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What is International Transfer Pricing?

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  • 0:03 International Transfer Pricing
  • 0:51 Problems Moving Goods
  • 1:28 Final Effects of…
  • 2:17 Example
  • 3:28 Lesson Summary
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Lesson Transcript
Instructor: Kevin Newton

Kevin has edited encyclopedias, taught middle and high school history, and has a master's degree in Islamic law.

Many companies that have subsidiaries have to deal with different types of transfer pricing. However, what do you do when the transfers cross national boundaries? In this lesson, we look at international transfer pricing.

International Transfer Pricing: Defined

Chances are that when you travel, you have to exchange currency. Sure, some countries do accept the dollar as a currency, but unless all of your travel plans can be completed in El Salvador or Palau, you'll probably have to exchange currency. With fees, commissions, and differences in exchange rates, the whole process can be rather maddening.

Companies have to do the same thing whenever they want to transfer goods or services between subsidiaries that are located in different countries. That means that they get to go through all the headaches of currency exchange but have to move goods alongside it all. International transfer pricing, or the process by which companies transfer money and goods between subsidiaries, is thus an important part of international business.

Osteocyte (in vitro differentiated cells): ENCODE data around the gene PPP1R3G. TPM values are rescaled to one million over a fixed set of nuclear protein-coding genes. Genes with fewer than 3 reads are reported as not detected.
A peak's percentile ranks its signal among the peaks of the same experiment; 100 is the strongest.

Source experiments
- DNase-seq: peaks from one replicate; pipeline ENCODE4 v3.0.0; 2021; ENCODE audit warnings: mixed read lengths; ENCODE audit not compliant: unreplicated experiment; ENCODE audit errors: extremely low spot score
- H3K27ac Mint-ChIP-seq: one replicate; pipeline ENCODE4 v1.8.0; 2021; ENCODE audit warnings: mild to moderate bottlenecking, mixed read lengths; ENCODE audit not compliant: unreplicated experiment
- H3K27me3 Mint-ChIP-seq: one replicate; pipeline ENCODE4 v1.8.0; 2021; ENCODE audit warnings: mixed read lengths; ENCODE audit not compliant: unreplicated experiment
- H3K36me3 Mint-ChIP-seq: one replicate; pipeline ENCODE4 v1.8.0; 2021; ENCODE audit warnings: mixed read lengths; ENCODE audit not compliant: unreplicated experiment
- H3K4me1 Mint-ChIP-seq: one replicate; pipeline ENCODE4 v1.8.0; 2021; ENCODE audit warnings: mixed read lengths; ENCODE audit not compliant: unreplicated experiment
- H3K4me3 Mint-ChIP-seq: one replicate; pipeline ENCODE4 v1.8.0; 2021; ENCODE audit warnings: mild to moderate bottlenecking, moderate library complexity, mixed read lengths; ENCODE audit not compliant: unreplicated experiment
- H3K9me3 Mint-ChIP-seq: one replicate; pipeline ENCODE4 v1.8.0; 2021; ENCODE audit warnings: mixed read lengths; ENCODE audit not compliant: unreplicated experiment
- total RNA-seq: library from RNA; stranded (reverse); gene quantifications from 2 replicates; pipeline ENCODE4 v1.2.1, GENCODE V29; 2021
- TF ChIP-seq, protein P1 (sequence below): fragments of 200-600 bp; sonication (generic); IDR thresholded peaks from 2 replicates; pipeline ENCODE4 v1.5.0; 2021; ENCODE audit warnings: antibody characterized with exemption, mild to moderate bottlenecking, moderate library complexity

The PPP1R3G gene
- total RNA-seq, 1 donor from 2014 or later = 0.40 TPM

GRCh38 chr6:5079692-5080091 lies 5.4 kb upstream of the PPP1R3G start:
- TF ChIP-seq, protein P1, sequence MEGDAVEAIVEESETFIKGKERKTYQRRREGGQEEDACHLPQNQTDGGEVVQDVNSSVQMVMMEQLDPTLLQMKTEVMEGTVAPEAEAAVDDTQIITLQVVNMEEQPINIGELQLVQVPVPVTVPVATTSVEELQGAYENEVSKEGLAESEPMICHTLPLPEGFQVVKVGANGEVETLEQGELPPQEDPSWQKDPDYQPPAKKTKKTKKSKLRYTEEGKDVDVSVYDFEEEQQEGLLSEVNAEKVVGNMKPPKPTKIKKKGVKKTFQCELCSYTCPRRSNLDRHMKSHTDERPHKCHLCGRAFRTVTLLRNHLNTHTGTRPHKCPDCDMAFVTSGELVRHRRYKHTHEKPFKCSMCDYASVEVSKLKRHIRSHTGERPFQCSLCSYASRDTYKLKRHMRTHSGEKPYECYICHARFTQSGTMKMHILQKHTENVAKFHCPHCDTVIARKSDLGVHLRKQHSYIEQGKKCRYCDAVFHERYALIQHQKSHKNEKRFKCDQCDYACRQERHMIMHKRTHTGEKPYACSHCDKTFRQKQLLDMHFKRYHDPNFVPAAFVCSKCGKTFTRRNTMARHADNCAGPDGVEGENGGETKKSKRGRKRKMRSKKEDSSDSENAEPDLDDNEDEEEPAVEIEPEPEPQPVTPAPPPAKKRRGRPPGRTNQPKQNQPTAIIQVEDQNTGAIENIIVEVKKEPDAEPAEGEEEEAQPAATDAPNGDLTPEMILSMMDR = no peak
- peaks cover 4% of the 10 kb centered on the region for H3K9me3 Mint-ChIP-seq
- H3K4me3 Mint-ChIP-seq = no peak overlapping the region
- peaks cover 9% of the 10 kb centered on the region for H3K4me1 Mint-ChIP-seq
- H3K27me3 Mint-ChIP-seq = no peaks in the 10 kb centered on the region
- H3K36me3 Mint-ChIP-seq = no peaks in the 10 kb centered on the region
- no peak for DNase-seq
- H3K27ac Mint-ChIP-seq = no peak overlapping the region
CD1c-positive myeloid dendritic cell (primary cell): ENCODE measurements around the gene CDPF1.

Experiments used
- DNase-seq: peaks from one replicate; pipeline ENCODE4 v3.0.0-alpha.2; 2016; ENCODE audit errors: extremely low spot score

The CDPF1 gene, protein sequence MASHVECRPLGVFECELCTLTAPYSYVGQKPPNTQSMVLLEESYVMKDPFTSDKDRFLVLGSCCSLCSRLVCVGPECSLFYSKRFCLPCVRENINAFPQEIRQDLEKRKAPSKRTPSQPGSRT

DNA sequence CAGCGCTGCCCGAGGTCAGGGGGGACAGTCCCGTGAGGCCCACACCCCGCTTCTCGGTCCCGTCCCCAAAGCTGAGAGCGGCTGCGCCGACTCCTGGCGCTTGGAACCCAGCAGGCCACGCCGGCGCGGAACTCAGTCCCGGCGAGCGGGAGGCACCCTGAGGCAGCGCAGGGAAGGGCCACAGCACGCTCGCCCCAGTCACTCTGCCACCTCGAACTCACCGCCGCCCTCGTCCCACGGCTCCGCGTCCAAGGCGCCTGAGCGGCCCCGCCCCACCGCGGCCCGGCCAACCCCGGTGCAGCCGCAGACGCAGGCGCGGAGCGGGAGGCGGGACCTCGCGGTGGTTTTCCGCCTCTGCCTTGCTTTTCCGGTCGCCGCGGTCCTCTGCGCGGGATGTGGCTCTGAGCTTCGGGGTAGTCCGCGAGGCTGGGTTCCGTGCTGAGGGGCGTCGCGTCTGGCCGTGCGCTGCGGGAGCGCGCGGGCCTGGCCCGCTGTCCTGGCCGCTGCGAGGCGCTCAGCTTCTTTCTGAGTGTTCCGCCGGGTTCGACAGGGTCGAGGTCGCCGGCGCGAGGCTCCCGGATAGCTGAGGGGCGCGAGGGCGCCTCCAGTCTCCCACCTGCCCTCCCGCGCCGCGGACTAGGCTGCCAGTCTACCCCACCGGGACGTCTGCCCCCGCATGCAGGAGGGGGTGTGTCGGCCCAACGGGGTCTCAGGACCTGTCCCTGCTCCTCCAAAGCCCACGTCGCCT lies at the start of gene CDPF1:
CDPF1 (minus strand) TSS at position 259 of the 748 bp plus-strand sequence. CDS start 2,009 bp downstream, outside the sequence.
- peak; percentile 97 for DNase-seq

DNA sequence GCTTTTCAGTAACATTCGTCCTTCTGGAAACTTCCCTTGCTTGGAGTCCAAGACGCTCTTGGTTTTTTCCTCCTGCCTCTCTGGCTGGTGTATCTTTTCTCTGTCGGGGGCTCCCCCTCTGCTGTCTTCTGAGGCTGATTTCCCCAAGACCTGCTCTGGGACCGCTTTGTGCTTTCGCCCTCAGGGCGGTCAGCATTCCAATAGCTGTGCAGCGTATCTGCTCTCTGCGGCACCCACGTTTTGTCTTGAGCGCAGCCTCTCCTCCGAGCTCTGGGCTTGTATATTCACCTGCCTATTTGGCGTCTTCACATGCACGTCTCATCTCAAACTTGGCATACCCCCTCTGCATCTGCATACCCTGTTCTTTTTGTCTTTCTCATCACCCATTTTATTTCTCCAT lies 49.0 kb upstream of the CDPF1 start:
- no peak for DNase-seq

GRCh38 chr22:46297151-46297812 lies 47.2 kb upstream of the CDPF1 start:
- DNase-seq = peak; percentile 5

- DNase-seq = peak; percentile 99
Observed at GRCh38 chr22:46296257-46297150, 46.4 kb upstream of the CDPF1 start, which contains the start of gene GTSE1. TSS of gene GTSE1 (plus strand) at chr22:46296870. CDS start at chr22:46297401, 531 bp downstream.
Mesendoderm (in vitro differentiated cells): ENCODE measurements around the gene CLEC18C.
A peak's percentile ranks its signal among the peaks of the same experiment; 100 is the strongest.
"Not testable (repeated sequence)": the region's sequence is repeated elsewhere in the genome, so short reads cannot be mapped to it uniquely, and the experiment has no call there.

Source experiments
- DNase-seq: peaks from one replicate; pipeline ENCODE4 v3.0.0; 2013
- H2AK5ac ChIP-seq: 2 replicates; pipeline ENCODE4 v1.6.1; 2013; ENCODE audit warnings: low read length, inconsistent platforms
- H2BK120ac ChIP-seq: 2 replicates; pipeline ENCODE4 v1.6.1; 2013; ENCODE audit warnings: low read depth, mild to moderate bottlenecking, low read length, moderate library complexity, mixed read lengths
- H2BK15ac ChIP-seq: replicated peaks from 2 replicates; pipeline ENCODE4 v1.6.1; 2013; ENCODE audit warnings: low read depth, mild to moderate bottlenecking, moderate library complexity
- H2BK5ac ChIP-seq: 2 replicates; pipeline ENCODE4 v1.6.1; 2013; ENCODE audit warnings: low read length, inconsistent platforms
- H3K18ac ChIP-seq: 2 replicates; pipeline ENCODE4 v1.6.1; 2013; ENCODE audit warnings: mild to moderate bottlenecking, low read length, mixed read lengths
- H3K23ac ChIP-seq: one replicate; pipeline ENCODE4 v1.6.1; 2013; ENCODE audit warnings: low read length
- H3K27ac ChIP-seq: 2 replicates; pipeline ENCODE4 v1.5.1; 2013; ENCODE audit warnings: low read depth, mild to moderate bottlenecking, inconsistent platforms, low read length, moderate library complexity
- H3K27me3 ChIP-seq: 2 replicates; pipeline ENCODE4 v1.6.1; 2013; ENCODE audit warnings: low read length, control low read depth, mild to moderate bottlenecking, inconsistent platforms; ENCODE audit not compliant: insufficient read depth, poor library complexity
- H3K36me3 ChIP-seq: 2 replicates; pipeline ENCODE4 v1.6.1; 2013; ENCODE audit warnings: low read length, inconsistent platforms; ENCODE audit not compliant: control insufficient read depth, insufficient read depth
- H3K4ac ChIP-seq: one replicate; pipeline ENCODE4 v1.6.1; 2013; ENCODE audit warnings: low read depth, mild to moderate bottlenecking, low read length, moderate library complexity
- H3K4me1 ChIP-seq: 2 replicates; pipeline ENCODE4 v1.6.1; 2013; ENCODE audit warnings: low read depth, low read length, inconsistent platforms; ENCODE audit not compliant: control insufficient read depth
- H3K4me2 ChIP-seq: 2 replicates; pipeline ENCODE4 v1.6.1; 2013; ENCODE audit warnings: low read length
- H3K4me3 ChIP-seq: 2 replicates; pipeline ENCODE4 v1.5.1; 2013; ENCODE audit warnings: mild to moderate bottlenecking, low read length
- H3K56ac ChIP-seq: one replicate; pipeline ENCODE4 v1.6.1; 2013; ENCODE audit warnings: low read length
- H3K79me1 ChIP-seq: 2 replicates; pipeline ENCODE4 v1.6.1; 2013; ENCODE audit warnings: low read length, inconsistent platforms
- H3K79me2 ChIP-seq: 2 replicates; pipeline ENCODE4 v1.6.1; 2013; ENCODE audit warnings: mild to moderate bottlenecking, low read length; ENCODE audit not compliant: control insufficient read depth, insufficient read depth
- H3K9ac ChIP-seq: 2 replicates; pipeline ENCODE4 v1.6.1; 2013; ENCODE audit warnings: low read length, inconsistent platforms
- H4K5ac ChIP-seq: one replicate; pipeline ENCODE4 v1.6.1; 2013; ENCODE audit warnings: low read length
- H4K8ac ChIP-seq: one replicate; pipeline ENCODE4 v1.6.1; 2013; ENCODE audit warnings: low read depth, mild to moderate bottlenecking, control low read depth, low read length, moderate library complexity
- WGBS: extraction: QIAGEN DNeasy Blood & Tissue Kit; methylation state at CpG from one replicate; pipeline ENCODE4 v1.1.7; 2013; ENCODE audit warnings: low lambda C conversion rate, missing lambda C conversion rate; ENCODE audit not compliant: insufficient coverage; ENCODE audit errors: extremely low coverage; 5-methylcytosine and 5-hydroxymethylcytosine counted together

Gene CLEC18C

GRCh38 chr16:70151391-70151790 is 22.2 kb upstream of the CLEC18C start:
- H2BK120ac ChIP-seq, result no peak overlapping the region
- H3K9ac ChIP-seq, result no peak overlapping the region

Problems Moving Goods

However, there are some problems that arise when you move goods internationally. If you were to transfer goods from New York to Chicago, it would be as simple as putting them on a truck and stopping for gas along the way. But, moving goods between countries is much more complicated. In many events, goods have to be shipped, held in customs, have tariffs paid, and undergo any other number of costs and delays. Of these, clearing customs often presents the biggest hurdle. Many countries tax items as they leave or arrive in the country. Making sure that these taxes are being paid correctly can be complicated.

Final Effects of Transfer Pricing

Meanwhile, what about the money? Remember that different types of transfer pricing present subsidiaries with different profits. The country that the goods are being produced in may have higher taxes on profits, so it would be beneficial for the country in question to use a more cost-based transfer pricing system to get around that. However, profits could be routed to a country in which tax rates are much lower.

Is this all starting to sound legally - and even ethically - questionable? You're right to be a little uneasy. Countries try to crack down on corporations using these strategies to create tax havens that help them dodge taxes on profits. Meanwhile, companies face outrage from citizens of their home countries who often see companies' attempts at hiding their tax dollars as cheating out of their responsibility.

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